Pilates is an excellent full-body, low-impact method known to align and strengthen the structure of the body. Pilates works with your breath, targeting your smaller and deeper stabilizing muscles. It supports your joints through a balance of strength, mobility, and flexibility. Pilates is a useful method with benefits for both beginners and experienced athletes alike, as well as people in every phase of life, regardless of their age, gender, or ability. Pilates can alleviate or improve the typical symptoms of aging, such as a decrease in strength, mobility, and balance

Worst exercise for aging

While there are lots of exercises to help you age well, some exercises can do more harm than good. Some exercises to avoid if you are aging include excessive cardio workouts, hardcore exercises like CrossFit and HIIT, crunches, and leg extensions. Excessive cardio can cause muscle loss, raise cortisol levels, and lead to overuse injuries. Hardcore exercises like CrossFit can cause fractures and other serious injuries, especially since our bones weaken as we age. Crunches may strengthen your core, but they stress the spine and can cause neck and back pain. Leg extensions can cause muscle imbalance between the quadriceps and hamstrings, leading to knee pain. It’s important to avoid these exercises and focus on low-impact cardio exercises, strength training, flexibility and balance exercises, and other exercises that are safe and effective for older adults.

Exercise for Aging: prepare for the future

Exercise for aging is about more than just staying active; it's about choosing the right kind of activities that cater to the changing needs of your body. It's about making informed choices that enhance your well-being, ensuring that as your body gets older you will still be active and healthy enough to do the things you love. Remember, it's never too late to start, and the benefits are worthwhile.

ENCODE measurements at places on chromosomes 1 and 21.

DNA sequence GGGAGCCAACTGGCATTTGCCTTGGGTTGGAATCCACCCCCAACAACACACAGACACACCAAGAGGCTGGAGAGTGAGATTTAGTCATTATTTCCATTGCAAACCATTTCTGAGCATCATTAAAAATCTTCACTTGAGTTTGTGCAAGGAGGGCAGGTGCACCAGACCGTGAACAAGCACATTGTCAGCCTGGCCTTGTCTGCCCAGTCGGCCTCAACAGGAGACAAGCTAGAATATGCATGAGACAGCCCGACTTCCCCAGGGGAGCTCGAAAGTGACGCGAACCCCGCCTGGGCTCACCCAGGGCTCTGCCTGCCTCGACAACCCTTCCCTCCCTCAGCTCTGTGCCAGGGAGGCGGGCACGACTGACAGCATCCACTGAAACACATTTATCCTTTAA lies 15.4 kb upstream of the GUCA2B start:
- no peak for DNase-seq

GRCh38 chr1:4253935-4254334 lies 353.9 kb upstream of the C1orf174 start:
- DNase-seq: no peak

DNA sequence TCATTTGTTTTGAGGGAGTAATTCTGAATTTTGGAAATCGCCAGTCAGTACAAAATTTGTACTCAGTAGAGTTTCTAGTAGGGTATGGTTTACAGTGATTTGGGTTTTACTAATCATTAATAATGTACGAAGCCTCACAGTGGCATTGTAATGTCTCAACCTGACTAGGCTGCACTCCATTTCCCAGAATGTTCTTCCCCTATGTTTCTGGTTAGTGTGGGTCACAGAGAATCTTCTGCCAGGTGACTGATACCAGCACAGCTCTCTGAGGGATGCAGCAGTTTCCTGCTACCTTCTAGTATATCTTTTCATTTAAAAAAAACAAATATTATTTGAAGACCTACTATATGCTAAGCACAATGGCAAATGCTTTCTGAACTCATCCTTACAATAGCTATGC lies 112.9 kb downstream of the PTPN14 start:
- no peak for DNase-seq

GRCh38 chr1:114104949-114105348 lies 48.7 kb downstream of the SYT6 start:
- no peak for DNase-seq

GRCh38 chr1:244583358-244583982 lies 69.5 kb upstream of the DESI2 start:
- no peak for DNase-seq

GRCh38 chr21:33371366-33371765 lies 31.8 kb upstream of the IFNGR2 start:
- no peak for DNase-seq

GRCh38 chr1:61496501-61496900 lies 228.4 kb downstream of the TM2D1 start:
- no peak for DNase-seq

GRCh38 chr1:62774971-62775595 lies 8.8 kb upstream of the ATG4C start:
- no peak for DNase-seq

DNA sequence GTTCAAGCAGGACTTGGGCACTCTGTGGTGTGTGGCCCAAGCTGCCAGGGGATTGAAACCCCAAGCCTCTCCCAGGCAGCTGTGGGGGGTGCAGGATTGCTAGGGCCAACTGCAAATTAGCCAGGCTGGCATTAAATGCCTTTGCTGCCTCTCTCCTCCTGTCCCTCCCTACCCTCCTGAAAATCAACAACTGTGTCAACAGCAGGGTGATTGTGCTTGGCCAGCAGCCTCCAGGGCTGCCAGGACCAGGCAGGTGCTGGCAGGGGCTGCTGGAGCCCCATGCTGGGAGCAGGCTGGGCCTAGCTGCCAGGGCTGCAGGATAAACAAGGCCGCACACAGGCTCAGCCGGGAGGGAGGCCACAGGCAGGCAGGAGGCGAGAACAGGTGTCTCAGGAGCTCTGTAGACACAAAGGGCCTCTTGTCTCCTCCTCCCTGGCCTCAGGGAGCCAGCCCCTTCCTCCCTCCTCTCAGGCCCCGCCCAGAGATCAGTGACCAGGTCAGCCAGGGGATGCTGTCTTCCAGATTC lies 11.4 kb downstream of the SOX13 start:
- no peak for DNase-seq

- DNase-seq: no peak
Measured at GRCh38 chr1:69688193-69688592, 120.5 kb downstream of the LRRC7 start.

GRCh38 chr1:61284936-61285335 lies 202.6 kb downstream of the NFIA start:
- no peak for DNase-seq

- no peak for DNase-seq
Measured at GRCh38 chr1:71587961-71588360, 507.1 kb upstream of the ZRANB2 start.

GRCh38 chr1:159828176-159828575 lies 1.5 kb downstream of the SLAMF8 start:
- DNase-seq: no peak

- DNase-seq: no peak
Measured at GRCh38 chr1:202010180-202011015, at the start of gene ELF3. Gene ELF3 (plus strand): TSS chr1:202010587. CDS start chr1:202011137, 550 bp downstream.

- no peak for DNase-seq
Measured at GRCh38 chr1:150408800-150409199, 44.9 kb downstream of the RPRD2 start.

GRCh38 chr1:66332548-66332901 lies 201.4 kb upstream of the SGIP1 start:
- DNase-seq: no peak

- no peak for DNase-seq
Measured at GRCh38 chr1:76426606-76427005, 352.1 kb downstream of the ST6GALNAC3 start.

How much exercise is enough to reap these benefits?
The CDC recommends at least 150 minutes of moderate-intensity aerobic exercise per week, plus muscle-strengthening activities on 2 or more days a week.

Can exercise help with mental health?
Absolutely! Exercise is a proven mood booster, thanks to the release of endorphins, and can be a valuable tool in managing stress, anxiety, and depression.

Is it too late to start exercising if I'm already experiencing signs of aging?
It's never too late! Starting an exercise routine can be beneficial at any stage of life, and can significantly improve your quality of life as you age.As a leading supplier of durable and home medical equipment (DME and HME), ApriaHome sources and distributes a wide range of treatment solutions, including CPAP machines, respiratory equipment, and home medical solutions.

We're here to support you as you work toward your improved health and well-being. We strive to meet your ever-evolving healthcare requirements with individualized attention and premium quality treatment solutions.

Looking to add home medical supplies? Browse our premium solutions and let us help you get the most out of every day.

Looking for advice? Our helpful agents are on call at (800) 780-1508 between 8:00 am - 10:00 pm EST daily. Get in touch today.


LEGAL DISCLAIMER: Material in this newsletter is only: (1) provided for general health education and informational purposes, and to provide references to other resources; it may not apply to you as an individual. While Apria believes that the information provided through this communication is accurate and reliable, Apria cannot and does not make any such guarantee. It is not intended to be a replacement for professional medical advice, evaluation, diagnosis, services or treatment (collectively, "medical treatment"). Please see your healthcare provider for medical treatment related to you and your specific health condition(s). Never disregard medical advice or delay seeking medical care because of something you have read on or accessed through this website. Reading this newsletter should not be construed to mean that you have a healthcare provider/patient relationship with Apria.